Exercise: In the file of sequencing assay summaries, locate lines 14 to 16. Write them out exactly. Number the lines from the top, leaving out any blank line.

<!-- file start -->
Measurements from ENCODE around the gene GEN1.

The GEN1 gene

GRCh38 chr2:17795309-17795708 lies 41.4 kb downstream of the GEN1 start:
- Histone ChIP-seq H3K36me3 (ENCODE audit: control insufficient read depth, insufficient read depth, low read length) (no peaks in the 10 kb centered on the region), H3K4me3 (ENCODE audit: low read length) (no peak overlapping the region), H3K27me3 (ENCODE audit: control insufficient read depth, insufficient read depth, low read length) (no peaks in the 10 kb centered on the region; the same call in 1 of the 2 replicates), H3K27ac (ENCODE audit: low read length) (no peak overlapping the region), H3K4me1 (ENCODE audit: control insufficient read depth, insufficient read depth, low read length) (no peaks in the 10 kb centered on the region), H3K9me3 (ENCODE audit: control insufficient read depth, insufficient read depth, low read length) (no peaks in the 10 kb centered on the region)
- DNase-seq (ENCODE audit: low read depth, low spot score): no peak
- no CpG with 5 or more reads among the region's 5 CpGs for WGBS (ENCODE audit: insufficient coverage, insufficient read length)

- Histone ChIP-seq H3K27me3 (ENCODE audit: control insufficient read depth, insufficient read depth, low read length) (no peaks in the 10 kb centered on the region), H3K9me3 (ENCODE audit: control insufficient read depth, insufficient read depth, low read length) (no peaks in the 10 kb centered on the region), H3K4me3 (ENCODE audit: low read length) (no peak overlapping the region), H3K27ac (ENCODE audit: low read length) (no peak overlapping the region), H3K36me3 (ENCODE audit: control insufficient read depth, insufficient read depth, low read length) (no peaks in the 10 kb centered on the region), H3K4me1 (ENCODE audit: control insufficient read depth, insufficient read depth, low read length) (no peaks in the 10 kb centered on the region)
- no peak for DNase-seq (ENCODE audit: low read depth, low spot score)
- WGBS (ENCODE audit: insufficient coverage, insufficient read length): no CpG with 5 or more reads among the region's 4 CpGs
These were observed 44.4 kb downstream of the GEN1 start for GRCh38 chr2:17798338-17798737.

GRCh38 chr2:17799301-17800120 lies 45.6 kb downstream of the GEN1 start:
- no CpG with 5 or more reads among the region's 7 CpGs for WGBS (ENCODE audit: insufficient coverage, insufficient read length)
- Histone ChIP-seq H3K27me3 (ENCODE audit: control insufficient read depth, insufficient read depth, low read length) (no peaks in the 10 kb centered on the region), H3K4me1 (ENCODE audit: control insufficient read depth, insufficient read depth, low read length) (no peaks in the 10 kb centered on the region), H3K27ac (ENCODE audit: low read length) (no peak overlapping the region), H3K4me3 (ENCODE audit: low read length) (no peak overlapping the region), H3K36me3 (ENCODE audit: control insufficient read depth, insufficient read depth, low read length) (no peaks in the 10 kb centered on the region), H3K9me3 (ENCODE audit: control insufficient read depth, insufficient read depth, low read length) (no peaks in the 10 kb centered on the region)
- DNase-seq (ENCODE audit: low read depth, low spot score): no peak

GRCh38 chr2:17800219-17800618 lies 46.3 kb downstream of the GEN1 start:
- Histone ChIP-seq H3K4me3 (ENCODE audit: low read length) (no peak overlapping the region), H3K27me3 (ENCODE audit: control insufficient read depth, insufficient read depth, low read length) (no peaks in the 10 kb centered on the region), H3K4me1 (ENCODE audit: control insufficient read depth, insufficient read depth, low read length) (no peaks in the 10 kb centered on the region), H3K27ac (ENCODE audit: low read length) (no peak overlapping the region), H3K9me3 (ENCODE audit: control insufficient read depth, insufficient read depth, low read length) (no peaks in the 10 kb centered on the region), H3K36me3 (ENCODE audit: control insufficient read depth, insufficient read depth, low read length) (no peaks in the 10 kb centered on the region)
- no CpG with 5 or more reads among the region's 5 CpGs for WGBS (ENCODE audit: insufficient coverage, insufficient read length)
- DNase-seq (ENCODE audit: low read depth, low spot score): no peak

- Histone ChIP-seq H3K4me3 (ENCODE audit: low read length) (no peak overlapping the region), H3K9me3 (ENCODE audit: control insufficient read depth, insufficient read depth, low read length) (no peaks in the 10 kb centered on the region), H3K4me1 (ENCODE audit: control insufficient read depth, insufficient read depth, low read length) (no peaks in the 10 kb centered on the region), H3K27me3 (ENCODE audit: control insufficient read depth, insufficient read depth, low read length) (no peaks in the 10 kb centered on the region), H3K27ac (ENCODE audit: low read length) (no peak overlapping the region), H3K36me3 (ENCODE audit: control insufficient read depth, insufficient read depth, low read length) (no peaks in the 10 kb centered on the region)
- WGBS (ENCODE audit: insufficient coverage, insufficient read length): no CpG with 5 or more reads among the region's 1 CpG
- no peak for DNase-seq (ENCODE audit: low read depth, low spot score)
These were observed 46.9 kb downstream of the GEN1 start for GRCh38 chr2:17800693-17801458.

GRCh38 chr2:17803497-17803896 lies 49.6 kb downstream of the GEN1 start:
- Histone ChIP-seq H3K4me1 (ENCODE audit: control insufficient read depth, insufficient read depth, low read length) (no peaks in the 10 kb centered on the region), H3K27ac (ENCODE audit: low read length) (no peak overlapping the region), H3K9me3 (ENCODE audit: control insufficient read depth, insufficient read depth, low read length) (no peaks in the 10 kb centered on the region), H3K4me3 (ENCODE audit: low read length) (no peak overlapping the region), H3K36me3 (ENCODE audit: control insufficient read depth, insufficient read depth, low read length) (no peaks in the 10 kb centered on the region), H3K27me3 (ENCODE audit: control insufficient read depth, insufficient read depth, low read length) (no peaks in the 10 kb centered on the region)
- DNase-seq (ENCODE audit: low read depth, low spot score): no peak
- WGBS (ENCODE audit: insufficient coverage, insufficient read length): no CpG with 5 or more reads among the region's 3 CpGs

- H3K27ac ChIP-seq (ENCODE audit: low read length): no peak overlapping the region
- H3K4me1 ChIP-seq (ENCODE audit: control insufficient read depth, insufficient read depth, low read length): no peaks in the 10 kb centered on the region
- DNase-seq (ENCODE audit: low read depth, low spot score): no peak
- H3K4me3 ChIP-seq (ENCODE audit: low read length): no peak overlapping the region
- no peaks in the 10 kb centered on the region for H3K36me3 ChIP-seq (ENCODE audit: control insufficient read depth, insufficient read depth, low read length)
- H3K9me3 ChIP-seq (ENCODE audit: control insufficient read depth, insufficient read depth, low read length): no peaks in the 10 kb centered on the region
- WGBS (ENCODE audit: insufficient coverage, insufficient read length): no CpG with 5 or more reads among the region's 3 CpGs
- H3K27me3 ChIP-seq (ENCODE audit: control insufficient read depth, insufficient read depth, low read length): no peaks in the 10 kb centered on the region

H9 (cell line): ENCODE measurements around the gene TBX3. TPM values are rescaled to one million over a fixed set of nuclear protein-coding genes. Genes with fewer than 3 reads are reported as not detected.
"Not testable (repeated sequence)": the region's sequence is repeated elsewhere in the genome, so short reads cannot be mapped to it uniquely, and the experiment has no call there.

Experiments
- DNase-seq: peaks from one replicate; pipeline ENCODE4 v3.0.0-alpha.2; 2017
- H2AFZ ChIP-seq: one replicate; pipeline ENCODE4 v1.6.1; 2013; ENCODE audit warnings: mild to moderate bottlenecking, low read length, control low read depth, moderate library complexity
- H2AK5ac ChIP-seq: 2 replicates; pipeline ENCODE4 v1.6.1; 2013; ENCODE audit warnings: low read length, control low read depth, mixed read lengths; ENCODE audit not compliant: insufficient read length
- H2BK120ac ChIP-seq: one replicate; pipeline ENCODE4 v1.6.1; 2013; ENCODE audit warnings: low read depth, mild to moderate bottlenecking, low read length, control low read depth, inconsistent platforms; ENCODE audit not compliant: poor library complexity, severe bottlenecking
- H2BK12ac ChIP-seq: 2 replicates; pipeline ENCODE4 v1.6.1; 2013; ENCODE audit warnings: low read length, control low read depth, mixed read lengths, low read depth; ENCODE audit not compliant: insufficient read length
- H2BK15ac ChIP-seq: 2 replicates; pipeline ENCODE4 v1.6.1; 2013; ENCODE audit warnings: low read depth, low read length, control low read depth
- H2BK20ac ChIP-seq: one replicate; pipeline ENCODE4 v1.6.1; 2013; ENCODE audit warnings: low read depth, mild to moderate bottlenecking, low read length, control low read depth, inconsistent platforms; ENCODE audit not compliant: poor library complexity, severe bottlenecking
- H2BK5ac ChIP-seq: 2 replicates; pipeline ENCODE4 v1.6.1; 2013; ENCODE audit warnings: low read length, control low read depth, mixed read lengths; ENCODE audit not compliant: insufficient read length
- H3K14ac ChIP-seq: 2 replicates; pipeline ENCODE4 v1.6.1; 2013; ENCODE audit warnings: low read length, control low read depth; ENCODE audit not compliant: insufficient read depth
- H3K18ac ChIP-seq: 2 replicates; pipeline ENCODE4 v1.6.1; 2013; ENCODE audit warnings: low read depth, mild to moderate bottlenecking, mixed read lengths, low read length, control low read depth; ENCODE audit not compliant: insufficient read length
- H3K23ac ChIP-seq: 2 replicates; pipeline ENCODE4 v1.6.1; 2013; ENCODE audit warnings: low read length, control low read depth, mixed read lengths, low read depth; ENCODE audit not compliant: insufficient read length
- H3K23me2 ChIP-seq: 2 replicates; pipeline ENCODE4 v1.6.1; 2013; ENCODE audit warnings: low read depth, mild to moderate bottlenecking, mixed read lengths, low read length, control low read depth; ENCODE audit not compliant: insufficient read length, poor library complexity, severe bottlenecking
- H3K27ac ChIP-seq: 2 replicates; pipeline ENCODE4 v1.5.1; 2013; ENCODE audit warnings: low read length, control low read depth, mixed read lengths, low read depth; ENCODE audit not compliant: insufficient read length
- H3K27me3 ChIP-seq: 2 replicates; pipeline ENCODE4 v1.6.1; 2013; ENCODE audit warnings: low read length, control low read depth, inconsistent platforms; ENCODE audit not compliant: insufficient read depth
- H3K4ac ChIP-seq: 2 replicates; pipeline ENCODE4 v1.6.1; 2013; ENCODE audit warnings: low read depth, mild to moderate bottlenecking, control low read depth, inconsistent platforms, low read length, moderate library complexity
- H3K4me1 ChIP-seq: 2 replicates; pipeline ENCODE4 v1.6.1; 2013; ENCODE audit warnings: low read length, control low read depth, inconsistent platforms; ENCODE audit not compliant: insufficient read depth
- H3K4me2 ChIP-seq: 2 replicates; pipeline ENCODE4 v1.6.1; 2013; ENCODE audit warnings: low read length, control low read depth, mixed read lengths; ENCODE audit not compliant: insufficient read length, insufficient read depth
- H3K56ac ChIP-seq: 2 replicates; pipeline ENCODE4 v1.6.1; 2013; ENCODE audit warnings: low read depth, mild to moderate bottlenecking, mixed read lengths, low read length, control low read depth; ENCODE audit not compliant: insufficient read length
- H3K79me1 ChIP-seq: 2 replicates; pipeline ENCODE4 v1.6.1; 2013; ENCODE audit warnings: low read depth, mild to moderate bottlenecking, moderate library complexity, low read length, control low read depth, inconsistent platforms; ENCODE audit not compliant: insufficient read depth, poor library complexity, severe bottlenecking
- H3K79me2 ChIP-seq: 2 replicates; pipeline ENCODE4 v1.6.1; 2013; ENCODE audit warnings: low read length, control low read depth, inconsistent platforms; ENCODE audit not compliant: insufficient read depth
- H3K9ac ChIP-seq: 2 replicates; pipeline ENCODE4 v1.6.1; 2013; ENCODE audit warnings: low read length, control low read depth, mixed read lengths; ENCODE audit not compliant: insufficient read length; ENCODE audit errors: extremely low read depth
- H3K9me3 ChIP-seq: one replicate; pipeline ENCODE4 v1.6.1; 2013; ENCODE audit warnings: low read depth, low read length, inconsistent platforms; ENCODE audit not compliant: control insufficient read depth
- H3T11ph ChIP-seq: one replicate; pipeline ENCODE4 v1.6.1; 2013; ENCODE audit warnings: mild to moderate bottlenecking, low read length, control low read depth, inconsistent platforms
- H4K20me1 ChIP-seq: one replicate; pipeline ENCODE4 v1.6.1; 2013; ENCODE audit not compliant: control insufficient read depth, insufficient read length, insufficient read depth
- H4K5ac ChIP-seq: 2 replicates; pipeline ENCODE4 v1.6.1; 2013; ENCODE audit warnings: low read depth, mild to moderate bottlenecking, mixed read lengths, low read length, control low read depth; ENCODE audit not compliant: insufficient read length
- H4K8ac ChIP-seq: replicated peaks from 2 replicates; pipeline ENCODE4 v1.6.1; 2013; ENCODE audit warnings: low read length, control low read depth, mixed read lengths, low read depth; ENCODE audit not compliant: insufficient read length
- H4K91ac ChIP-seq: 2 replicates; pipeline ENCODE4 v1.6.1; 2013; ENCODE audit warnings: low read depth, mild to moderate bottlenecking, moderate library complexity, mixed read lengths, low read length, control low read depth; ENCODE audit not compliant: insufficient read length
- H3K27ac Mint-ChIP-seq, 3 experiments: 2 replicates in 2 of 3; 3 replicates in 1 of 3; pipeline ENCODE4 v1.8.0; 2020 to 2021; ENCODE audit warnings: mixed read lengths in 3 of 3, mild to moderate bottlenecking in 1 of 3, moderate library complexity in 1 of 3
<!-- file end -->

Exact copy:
- DNase-seq (ENCODE audit: low read depth, low spot score): no peak

GRCh38 chr2:17800219-17800618 lies 46.3 kb downstream of the GEN1 start:
- Histone ChIP-seq H3K4me3 (ENCODE audit: low read length) (no peak overlapping the region), H3K27me3 (ENCODE audit: control insufficient read depth, insufficient read depth, low read length) (no peaks in the 10 kb centered on the region), H3K4me1 (ENCODE audit: control insufficient read depth, insufficient read depth, low read length) (no peaks in the 10 kb centered on the region), H3K27ac (ENCODE audit: low read length) (no peak overlapping the region), H3K9me3 (ENCODE audit: control insufficient read depth, insufficient read depth, low read length) (no peaks in the 10 kb centered on the region), H3K36me3 (ENCODE audit: control insufficient read depth, insufficient read depth, low read length) (no peaks in the 10 kb centered on the region)